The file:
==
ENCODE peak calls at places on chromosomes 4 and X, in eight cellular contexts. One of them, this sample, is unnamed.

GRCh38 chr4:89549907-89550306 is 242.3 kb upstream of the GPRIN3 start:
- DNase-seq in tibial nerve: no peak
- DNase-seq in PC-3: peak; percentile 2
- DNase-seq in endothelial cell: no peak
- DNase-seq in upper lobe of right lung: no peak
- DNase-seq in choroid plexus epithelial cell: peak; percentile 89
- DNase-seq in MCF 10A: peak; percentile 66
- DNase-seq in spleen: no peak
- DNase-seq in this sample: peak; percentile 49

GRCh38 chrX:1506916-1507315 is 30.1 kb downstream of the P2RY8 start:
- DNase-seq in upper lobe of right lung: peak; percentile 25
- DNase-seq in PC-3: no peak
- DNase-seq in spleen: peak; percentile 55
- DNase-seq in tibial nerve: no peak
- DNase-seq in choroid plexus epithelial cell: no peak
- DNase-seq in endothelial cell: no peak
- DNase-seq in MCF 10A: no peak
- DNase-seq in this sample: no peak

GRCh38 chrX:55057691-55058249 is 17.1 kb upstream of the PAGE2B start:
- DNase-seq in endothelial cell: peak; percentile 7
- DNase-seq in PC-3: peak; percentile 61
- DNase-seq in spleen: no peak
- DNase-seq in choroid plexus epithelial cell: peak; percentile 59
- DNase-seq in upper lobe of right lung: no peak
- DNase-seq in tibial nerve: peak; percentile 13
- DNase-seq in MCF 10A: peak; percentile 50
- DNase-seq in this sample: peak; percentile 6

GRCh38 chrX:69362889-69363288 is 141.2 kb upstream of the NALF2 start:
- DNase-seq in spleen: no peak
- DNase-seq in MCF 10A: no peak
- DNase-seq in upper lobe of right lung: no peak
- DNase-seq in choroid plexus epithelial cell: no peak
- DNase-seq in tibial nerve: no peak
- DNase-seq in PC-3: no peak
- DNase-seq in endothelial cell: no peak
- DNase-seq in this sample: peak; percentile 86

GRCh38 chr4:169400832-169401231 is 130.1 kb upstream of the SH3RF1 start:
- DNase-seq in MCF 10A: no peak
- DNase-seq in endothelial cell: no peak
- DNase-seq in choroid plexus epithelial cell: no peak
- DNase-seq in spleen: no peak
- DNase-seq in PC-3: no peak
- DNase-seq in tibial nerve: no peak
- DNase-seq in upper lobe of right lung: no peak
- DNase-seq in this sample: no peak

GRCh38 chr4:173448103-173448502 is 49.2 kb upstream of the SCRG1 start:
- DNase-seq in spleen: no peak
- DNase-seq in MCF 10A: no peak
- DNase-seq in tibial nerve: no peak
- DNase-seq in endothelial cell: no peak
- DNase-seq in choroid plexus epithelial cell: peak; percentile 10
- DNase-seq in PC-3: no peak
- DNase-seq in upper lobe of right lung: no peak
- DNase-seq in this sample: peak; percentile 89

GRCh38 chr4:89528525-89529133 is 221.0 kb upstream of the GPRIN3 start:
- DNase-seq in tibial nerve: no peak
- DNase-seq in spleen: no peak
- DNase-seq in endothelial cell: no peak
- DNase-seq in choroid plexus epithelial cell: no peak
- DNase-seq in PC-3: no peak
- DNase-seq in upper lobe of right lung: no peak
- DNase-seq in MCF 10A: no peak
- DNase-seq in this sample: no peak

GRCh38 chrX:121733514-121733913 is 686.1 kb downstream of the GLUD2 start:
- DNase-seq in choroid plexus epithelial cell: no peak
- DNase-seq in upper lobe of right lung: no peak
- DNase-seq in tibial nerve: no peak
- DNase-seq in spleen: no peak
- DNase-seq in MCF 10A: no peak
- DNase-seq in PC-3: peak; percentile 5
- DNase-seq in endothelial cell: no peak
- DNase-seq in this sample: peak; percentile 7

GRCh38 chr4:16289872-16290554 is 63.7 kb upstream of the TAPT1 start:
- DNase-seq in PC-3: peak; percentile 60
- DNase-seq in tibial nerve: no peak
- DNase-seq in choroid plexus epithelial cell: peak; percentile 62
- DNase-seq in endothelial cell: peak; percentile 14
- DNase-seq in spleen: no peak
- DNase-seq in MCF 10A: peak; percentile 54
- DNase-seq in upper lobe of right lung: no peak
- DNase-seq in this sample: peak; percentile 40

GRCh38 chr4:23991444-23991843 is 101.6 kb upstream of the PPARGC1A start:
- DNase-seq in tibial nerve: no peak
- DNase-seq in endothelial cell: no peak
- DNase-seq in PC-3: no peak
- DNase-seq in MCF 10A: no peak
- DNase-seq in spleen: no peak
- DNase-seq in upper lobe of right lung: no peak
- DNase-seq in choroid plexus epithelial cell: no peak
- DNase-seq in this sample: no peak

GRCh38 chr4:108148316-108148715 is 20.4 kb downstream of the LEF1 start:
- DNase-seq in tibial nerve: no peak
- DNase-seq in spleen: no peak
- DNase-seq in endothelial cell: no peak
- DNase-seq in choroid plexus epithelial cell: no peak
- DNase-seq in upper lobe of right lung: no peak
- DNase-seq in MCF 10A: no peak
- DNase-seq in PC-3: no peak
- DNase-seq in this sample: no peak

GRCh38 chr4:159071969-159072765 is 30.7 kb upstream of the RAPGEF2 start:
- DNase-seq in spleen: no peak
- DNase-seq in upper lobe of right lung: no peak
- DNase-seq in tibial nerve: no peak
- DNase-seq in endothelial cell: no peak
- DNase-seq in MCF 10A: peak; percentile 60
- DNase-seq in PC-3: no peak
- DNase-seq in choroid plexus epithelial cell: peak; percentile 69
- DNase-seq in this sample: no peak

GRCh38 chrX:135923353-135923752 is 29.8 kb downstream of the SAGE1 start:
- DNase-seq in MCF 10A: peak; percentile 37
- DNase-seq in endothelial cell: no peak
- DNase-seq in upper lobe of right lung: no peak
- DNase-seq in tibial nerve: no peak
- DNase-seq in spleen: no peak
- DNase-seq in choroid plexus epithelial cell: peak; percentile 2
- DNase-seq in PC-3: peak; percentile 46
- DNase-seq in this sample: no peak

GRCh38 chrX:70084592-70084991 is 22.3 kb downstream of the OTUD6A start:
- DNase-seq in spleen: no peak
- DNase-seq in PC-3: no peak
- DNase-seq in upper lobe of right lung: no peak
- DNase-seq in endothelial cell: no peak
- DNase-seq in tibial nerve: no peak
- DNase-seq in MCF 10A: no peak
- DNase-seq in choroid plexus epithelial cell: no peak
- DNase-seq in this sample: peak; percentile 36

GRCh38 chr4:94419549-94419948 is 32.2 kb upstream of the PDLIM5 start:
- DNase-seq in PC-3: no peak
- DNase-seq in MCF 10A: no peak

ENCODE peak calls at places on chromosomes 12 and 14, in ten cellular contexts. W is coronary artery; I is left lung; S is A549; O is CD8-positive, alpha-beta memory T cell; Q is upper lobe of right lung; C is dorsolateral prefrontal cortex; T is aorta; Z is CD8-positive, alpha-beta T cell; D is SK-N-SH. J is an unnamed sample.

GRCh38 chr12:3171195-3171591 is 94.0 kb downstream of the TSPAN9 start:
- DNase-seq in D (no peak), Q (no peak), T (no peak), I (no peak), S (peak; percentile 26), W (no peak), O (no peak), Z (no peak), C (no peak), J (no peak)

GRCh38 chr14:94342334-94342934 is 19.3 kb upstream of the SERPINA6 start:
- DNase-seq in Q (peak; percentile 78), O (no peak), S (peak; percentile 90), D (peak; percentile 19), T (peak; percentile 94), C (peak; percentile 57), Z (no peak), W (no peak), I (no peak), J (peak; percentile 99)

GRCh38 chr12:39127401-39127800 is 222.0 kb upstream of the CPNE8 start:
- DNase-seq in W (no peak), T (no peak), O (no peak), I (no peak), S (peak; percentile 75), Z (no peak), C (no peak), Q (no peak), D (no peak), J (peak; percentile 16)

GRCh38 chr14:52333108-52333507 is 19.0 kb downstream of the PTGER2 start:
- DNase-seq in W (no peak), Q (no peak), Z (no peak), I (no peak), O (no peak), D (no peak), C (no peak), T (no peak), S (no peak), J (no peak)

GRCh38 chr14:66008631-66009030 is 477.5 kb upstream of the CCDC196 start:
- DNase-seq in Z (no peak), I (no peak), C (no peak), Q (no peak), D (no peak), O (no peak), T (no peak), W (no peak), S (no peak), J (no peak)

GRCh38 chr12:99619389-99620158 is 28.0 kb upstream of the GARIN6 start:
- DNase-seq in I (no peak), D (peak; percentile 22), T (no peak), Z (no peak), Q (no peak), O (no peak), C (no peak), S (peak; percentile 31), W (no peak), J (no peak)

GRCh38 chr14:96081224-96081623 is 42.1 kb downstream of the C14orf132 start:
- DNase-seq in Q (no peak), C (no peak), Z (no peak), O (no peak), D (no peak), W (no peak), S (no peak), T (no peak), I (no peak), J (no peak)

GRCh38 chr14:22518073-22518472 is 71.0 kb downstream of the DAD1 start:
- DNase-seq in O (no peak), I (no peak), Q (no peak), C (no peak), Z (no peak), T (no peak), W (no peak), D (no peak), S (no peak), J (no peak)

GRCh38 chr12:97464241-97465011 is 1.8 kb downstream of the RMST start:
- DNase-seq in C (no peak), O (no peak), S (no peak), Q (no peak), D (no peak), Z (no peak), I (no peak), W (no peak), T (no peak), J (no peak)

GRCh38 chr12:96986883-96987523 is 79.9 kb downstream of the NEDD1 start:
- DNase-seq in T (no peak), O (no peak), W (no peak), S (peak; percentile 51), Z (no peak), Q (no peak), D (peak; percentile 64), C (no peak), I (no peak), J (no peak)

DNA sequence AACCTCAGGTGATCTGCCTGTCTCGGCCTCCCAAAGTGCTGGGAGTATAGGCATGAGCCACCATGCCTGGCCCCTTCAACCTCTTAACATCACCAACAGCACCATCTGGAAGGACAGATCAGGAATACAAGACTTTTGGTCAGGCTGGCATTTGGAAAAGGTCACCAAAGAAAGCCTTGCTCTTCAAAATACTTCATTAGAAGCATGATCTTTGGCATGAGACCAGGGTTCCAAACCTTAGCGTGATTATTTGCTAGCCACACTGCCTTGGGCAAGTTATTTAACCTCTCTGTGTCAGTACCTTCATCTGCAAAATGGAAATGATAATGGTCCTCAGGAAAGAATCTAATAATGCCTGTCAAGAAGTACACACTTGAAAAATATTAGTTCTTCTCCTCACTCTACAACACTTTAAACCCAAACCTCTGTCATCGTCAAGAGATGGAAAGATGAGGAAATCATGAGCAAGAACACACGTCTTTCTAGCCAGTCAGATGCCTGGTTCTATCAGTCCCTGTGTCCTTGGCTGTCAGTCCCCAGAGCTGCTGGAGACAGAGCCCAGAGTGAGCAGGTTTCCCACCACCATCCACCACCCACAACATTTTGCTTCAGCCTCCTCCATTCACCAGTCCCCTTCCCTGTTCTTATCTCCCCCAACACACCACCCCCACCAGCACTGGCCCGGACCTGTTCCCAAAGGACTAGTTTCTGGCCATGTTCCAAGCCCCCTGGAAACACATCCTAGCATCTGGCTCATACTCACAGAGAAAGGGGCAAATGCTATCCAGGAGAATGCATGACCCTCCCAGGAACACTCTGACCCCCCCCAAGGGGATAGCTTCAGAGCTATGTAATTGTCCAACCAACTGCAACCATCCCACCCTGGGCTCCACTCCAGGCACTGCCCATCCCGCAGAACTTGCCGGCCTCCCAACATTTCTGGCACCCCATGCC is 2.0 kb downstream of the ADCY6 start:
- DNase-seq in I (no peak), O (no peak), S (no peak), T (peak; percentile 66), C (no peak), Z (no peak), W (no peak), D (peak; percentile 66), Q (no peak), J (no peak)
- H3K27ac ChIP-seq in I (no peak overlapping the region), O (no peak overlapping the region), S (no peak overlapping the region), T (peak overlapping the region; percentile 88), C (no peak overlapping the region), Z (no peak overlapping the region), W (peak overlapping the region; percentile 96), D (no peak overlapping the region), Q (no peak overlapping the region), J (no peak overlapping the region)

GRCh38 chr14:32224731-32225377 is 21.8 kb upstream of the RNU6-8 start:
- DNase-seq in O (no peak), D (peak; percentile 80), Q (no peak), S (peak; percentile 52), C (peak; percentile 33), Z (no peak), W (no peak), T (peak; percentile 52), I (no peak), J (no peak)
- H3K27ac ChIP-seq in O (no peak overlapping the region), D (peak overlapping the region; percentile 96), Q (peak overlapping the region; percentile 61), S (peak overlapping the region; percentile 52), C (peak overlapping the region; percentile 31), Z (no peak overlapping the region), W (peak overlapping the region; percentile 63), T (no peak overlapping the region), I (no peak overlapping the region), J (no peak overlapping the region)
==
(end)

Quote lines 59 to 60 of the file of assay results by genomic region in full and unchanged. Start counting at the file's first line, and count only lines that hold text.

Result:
- DNase-seq in endothelial cell: no peak
- DNase-seq in choroid plexus epithelial cell: no peak